In the short story, The Tooth, Clara Spencer is leaving home to go to the dentist. She has had a toothache for as long as she can remember. Her husband accompanies her to the bus station, and seems genuinely concerned about this toothache that she has had for their entire marriage. Clara has medicated herself heavily with “codeine, whiskey, and sleeping pills” and these have left her feeling “funny, light-headed, and dizzy” (Jackson, pg. 266). Although her husband offers to go along, Clara goes into New York City alone. She feels as she was “all tooth and nothing else”. While on the bus she meets a man named Jim who talks to her the whole way. She finally makes it to the dentist and has her bothersome tooth removed. While under the anesthesia, she dreams about Jim. When the procedure is finished, she makes her way to the ladies room to freshen up. However, when she looks in the mirror, she does not recognize the reflection looking back at her. She removes the barrette from her hair with her name on it and reads the name aloud, trying to identify the owner of the object and the name that she does not recognize. She is disappoi...
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...the black dot. Despite her protests of the situation, she is stoned to death by her friends and neighbors. There is nothing that she could have done to change her fate.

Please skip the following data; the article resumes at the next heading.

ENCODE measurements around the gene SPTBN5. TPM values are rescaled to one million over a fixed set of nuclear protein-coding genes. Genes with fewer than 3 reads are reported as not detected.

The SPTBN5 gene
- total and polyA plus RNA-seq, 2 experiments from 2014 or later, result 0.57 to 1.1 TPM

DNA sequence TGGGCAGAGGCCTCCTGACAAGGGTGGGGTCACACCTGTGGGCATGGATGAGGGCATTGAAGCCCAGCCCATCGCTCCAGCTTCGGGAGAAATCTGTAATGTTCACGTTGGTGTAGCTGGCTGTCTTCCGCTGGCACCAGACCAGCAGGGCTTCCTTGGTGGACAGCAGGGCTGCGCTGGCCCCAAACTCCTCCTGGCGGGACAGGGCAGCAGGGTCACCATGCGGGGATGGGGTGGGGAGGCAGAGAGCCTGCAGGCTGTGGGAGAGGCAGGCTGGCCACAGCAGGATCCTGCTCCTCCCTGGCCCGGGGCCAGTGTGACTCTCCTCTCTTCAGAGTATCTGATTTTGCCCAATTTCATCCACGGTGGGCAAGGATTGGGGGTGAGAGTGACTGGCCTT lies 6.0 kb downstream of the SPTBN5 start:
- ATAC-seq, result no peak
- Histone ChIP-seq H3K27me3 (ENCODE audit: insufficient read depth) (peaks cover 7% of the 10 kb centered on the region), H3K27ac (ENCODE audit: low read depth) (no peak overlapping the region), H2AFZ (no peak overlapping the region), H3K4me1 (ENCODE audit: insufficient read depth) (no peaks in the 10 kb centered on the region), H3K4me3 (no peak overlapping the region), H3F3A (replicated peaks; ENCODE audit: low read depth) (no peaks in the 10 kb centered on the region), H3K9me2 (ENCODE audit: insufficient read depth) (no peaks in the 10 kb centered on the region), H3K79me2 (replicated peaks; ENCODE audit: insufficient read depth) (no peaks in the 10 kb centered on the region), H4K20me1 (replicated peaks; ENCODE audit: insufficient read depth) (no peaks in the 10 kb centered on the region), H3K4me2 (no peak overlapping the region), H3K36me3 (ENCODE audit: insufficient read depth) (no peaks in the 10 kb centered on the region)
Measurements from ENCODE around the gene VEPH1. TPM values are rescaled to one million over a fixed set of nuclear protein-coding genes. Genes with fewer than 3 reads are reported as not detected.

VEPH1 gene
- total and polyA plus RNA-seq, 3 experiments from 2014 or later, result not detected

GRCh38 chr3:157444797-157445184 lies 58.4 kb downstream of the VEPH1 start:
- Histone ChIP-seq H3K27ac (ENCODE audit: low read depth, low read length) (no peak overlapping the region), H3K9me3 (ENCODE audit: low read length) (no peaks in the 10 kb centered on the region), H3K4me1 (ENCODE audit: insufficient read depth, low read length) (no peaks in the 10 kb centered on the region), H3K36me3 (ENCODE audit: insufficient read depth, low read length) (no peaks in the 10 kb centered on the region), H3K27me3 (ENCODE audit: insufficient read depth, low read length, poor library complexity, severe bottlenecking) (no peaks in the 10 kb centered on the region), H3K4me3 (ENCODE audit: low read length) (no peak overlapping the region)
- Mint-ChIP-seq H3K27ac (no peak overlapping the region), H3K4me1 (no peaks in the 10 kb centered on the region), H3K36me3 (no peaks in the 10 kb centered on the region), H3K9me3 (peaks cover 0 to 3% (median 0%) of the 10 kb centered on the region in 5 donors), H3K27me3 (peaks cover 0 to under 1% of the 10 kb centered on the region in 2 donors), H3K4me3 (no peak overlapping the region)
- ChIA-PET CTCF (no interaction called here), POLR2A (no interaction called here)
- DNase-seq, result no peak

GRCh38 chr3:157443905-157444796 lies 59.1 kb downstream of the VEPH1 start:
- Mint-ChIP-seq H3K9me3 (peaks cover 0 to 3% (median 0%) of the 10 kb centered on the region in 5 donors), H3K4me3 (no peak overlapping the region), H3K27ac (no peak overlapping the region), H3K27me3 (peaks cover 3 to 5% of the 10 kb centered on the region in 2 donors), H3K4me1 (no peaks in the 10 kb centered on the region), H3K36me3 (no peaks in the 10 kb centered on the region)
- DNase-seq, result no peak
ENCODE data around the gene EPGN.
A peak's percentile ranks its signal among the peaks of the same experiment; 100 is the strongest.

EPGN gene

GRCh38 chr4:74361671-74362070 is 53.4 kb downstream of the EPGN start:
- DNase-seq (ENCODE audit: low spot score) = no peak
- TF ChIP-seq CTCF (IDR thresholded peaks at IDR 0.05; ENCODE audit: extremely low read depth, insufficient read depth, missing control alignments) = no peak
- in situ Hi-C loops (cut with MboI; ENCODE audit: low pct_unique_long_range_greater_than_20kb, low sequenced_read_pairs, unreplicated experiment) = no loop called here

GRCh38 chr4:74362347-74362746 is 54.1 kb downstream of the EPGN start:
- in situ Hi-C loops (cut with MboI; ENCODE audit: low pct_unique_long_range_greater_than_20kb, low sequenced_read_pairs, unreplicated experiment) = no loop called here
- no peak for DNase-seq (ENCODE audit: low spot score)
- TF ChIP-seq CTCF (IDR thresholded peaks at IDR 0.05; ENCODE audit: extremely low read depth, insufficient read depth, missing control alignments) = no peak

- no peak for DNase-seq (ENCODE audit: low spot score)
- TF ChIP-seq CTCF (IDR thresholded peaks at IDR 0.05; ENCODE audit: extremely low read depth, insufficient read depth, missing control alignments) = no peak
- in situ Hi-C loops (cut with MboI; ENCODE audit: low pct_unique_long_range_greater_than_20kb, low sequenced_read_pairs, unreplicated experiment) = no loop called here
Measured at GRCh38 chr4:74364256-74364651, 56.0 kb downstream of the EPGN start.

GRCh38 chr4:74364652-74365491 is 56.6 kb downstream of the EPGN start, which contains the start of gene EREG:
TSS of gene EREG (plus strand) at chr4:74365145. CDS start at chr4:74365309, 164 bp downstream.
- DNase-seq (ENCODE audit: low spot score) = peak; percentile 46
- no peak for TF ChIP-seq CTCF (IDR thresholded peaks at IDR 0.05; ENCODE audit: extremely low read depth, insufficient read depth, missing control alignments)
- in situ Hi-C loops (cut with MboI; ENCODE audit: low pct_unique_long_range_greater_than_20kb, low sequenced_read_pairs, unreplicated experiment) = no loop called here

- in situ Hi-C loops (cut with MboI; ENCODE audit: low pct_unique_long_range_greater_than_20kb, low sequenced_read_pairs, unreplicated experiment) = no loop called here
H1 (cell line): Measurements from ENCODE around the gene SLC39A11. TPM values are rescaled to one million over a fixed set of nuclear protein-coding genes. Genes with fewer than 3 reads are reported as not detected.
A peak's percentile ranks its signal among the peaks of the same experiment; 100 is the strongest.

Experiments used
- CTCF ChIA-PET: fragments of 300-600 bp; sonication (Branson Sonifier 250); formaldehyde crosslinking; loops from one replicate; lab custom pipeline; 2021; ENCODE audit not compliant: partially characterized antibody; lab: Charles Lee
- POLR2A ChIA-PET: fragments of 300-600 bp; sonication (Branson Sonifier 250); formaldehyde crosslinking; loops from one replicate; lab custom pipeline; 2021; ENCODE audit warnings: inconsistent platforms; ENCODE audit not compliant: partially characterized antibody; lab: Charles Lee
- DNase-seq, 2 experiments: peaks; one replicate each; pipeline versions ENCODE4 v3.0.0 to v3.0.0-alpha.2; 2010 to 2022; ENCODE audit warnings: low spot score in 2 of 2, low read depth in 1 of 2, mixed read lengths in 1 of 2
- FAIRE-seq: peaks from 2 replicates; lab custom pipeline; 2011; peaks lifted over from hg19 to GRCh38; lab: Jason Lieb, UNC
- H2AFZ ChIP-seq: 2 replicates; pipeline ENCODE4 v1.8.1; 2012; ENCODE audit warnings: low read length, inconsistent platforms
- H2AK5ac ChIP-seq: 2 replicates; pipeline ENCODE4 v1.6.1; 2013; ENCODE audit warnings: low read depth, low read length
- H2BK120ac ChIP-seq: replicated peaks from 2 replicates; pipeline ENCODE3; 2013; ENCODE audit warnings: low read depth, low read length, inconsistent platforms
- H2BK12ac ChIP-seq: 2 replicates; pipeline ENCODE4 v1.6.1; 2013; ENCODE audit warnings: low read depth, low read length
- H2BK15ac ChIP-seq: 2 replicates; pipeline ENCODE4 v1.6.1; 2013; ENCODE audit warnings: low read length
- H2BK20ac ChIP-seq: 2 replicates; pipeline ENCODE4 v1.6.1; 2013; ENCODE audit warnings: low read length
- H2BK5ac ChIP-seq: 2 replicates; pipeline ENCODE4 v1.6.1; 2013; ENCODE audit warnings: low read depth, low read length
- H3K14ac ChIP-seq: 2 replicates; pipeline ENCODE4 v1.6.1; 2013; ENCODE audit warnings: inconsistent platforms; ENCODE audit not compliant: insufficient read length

In conclusion, the main character’s death is a common event that is present in The Lottery and The Tooth by Shirley Jackson and The Awakening by Kate Chopin. Although the situations surrounding Tessie, Clara, and Edna’s deaths are different, they are at the center of their respective works. Tessie was chosen by chance to be stoned be her family, friends, and neighbors. Clara, unable to identify herself, was lured away from her life and family to hell by a daemon lover. Edna commits suicide because of rejection and a need for absolute freedom.
Chopin, K. (1981). The Awakening. Toronto: Modern Library.
Jackson, S. (1949). The Lottery and Other Stories. New York: FSG Classics.
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